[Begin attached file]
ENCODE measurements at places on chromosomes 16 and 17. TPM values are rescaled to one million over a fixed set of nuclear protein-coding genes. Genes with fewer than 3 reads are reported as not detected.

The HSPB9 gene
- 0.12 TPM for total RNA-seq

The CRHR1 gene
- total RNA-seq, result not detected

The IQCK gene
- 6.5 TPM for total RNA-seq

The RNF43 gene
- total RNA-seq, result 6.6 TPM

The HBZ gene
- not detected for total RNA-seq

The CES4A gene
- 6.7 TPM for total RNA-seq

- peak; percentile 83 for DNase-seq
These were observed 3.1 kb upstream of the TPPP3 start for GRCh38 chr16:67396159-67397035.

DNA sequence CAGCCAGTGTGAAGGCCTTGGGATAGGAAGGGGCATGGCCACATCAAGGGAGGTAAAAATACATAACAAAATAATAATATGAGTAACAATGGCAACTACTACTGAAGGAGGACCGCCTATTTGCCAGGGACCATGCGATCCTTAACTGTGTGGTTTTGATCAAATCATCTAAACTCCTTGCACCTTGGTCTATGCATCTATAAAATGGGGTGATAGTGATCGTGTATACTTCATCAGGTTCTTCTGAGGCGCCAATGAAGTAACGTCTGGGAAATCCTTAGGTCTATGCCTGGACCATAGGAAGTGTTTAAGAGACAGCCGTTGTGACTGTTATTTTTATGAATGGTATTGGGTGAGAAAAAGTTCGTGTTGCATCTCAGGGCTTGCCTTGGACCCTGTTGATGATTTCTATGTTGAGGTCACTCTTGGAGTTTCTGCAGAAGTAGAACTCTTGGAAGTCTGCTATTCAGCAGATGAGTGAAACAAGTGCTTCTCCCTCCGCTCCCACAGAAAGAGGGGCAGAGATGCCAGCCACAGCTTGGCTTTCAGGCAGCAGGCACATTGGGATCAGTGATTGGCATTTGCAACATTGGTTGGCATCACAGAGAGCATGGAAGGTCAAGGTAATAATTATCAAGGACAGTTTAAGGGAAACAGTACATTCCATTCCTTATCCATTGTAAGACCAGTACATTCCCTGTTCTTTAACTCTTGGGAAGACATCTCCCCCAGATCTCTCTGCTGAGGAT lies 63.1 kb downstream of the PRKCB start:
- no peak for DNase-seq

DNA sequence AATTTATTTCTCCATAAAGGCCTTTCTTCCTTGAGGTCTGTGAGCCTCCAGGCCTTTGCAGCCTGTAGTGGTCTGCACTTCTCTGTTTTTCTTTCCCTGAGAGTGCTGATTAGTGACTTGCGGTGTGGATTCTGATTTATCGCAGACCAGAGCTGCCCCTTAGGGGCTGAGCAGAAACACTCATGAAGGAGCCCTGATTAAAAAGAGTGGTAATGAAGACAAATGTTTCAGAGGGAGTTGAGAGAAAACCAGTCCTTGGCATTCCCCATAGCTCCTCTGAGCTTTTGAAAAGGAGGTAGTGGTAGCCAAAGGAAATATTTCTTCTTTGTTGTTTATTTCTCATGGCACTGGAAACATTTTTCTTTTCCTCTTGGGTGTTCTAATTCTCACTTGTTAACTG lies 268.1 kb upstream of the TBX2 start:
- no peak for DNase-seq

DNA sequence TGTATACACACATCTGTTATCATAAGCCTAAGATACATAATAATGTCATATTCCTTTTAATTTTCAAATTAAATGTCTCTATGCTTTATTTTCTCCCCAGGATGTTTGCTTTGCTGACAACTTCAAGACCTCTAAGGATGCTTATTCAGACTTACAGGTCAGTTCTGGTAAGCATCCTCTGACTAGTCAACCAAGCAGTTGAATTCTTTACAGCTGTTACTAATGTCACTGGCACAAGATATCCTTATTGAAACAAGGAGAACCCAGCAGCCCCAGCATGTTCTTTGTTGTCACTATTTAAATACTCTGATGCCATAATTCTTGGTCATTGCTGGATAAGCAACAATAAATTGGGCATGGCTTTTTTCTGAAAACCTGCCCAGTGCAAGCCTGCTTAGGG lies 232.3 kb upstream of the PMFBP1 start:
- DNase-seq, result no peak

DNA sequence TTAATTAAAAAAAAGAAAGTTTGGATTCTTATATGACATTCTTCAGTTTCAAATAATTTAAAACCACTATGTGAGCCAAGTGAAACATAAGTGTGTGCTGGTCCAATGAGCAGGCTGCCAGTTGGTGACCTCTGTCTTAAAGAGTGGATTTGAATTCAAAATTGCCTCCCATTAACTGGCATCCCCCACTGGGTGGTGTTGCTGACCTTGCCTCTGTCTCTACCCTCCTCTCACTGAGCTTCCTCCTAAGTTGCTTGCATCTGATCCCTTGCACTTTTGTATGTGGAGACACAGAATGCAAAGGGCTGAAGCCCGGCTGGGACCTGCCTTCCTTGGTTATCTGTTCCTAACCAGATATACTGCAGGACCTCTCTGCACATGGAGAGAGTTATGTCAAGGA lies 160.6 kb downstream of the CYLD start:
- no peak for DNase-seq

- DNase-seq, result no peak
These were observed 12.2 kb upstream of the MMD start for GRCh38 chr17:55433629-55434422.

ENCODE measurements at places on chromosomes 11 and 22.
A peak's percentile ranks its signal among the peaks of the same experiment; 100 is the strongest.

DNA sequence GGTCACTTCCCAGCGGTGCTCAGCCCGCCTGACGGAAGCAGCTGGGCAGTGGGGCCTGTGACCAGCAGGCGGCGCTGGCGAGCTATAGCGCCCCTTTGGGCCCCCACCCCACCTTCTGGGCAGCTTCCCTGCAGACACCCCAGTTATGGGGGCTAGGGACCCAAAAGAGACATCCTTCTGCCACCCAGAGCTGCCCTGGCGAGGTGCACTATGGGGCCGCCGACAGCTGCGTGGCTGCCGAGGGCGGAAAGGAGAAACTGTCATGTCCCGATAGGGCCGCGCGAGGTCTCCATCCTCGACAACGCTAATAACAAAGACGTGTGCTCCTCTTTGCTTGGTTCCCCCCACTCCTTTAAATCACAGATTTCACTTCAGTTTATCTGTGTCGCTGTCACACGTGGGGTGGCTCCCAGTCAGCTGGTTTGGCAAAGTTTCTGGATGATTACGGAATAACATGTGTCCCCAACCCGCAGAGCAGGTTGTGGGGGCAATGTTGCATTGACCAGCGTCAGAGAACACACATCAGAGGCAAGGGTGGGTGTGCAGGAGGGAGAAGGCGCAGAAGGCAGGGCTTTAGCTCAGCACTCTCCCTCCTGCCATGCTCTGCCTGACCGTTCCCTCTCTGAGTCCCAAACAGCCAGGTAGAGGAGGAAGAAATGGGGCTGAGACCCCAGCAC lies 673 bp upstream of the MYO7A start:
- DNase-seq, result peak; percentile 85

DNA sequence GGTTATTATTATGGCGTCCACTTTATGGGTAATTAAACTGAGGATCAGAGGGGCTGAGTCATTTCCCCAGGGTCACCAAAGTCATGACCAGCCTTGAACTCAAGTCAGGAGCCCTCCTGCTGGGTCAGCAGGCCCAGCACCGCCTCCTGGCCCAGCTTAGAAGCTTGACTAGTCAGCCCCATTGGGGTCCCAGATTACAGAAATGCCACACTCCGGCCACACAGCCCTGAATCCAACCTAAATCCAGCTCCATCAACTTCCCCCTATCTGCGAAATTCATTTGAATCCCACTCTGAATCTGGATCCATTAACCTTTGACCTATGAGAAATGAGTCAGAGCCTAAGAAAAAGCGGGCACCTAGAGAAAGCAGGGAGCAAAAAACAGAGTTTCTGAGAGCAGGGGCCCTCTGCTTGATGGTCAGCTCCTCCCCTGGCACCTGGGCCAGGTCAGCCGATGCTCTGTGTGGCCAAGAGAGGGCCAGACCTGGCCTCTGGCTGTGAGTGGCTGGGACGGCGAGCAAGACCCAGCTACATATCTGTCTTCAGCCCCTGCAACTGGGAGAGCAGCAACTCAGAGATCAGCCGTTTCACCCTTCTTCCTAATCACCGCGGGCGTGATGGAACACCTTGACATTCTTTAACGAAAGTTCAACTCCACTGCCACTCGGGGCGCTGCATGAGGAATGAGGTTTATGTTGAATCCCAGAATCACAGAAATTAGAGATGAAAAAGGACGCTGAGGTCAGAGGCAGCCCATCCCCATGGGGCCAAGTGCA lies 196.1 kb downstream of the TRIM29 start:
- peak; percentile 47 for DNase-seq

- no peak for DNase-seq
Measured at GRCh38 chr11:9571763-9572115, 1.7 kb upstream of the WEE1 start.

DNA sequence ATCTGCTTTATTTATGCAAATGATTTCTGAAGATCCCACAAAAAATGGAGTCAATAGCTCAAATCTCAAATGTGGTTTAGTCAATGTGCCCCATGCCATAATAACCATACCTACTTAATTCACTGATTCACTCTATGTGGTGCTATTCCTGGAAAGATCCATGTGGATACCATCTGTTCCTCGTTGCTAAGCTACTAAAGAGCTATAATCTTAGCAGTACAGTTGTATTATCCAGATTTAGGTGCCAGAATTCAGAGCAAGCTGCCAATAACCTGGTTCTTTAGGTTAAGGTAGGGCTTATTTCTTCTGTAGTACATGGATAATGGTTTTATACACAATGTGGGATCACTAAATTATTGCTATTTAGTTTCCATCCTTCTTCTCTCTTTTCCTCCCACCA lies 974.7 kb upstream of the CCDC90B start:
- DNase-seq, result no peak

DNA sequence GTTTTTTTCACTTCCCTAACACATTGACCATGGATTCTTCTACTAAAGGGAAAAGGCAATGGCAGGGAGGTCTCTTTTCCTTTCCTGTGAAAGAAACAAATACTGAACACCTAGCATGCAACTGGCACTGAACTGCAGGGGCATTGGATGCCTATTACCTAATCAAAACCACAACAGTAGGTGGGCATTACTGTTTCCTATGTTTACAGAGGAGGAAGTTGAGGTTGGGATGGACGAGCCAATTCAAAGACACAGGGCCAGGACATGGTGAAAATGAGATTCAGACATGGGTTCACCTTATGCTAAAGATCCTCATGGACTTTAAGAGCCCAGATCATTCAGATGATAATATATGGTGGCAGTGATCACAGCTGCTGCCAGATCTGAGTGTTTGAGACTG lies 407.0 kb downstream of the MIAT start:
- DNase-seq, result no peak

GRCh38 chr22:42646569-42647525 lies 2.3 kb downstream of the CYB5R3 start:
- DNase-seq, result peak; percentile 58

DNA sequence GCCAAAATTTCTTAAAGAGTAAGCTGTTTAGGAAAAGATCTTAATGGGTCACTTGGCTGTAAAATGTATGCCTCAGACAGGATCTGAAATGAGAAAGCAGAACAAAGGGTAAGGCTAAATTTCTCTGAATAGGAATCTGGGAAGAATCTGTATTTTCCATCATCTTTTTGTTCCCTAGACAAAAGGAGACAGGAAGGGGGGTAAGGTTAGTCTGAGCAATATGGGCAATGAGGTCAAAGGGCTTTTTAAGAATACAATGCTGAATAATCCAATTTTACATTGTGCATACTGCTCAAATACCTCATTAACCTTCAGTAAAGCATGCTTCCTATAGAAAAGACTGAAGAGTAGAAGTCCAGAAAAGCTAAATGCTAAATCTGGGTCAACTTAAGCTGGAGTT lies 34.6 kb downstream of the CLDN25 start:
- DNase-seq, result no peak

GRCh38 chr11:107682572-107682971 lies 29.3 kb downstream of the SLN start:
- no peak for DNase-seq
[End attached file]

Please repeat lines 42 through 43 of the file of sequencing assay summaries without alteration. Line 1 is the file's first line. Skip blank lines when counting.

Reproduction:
GRCh38 chr11:107682572-107682971 lies 29.3 kb downstream of the SLN start:
- no peak for DNase-seq